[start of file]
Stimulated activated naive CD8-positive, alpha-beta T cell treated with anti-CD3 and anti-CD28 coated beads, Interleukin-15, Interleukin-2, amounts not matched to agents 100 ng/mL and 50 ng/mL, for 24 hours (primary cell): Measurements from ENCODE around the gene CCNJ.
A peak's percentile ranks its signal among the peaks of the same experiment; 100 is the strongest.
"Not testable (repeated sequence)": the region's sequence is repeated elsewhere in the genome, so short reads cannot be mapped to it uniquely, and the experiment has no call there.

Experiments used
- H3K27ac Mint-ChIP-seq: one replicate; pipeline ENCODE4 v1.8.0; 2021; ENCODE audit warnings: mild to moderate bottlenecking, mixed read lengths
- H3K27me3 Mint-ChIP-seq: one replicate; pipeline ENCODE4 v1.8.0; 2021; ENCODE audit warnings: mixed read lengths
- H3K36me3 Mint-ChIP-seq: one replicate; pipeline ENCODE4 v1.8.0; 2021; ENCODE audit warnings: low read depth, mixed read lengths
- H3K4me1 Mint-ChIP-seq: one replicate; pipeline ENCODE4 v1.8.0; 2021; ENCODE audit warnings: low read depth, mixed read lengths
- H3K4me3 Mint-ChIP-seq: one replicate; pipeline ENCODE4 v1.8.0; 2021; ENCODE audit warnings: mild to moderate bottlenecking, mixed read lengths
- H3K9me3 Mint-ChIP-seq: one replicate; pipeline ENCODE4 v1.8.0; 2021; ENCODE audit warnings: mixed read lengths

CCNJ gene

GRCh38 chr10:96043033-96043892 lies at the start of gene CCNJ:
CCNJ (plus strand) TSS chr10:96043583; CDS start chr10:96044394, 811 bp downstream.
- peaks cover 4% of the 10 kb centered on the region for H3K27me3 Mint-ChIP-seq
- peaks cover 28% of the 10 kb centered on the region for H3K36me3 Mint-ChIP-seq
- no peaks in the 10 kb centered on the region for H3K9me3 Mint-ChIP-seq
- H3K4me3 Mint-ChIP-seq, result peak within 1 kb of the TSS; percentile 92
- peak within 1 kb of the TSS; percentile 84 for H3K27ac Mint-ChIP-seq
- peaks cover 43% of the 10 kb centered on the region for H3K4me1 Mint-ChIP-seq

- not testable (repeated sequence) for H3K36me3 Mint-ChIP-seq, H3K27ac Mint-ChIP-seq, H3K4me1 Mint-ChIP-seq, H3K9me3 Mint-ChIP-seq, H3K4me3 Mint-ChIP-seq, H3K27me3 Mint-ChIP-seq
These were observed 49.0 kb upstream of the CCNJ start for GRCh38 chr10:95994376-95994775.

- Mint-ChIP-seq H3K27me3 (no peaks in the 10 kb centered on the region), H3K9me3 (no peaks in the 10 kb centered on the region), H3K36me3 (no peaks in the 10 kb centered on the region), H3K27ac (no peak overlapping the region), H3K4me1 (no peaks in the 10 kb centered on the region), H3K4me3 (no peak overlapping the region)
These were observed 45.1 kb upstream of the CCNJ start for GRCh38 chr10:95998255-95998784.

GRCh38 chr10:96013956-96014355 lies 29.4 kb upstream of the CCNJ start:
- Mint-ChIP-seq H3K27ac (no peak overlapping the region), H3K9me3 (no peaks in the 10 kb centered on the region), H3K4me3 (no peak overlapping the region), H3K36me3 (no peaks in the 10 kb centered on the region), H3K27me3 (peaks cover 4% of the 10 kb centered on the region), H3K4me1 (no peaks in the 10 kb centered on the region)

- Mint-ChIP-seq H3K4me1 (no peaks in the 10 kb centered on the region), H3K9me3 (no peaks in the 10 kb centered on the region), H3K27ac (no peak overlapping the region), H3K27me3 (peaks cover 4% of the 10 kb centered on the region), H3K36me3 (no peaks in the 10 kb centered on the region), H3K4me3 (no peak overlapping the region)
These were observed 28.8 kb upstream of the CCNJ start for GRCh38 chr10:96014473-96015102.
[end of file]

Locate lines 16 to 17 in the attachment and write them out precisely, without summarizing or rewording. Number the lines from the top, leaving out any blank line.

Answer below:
- no peaks in the 10 kb centered on the region for H3K9me3 Mint-ChIP-seq
- H3K4me3 Mint-ChIP-seq, result peak within 1 kb of the TSS; percentile 92